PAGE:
Contrary to what some dispensationalists may think (in a knee-jerk reaction to the title, Finding Christ in the Old Testament), this author does not get into allegorical teaching about how we can “spiritualize” the Old Testament to find Christ in “every verse.” The book description even states that we don’t find Christ in every verse. Instead, this author presents various attributes of Christ, including His roles as prophet, priest and king, including a good section on understanding the Old Testament references to the “Angel of the Lord” and the different features of the many theophanies and Christophanies throughout the Old Testament. The book also looks at the historical covenants (Adamic, Noahic, Abrahamic, Davidic, and so on), as well as the prophecies about Christ’s First and Second Coming.

I like what I’ve read so far, and now have purchased another of Barrett’s 99 cent Kindle books — God’s Unfailing Purpose: The Message of Daniel. Amazon has several other books from Barrett, including one looking at the gospel in Hosea and another about the post-exilic era. A look at Sermon Audio also shows quite a few audio lectures available, including quite a few on the minor prophets.

 

Classic Premillennialism: Andrew Bonar’s “Redemption Drawing Nigh”

April 29, 2015 10 comments

Andrew Bonar

Andrew Bonar

In my ongoing study of historic premillennialism, here is another classic premillennial work from one of the covenantal premillennialists, Andrew Bonar (1810-1892, youngest brother of Horatius Bonar) – perhaps best known today for his biography of his friend and fellow Scotsman, Robert Murray M’Cheyne.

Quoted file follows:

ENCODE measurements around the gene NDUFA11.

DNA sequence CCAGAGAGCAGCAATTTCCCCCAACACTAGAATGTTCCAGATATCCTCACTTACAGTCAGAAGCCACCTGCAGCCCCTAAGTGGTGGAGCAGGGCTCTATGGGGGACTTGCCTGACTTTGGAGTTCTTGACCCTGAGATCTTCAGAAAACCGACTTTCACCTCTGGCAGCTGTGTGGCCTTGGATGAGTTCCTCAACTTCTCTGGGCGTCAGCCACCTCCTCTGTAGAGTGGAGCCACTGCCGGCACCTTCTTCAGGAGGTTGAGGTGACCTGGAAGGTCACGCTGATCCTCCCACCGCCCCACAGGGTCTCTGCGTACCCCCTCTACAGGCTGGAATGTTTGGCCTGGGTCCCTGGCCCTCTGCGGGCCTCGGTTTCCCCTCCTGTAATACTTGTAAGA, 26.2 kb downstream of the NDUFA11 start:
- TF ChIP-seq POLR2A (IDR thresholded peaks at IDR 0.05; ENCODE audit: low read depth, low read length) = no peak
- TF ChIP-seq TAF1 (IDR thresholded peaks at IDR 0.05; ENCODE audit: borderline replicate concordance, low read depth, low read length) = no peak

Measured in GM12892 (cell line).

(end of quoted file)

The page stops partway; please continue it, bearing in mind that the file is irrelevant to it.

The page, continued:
Redemption Drawing Nigh, A Defense of the Premillennial Advent was published in 1847. Its availability today is limited: through Google Play, which also has a PDF downloadable file. However, the PDF file is not of the OCR/text type (only image). No kindle book files exist, nor any print used copies from Amazon or other sites. Thankfully, the reading through Google Play is of good quality, and brings out the now-forgotten treasures from Andrew Bonar.

Similar to other works from the 19th century on this topic (as for instance J.C. Ryle), Bonar begins with consideration of the overall question of the Second Coming: why we should be interested in it, and what benefits it brings to the growing Christian. He bolsters his case with quotes from a then-contemporary antimillenarian scholar who likewise agreed regarding the importance of considering Christ’s Second Advent. Bonar also shows his mastery of scripture, with a chapter citing many oft-ignored references to the Second Coming (general references not specific to the millennial era), with several interesting references from the Old Testament –the Psalms, Proverbs, the Prophets, and even from the Song of Solomon (seen typologically as about Christ, the traditional/historic view of that book).

Later chapters deal more in-depth with topics still relevant today, including great quotes about hermeneutics and affirming the literal hermeneutic—and what that hermeneutic actually means.  So far the book is interesting, with strong emphasis on the importance of this doctrine (premillennialism and the Second Coming generally), references to the future of Israel, and insights on the Christian life and holiness.

A few excerpts to share:

 Holiness is “living soberly,” or occupying the position which a calm consideration of our gifts shows us to be fitted for; “righteously,” regarding our neighbor’s rights, loving him as ourselves; “godly,” regarding God’s demands, living in fellowship with Him. But even this, done under the motive of “grace,” is not all. Along with all this, a truly holy man sits loose to the world and longs for glory. … Uneasy at every remaining imperfection, troubled by every unattained degree of grace, vexed at a low state of feeling, the man who walks on the highway of holiness is ever looking forward into the bosom of the future— beyond even death, which only brings partial deliverance—to “that blessed hope.” This unceasing regard to the Lord’s Coming is surely one scriptural ingredient in all real holiness.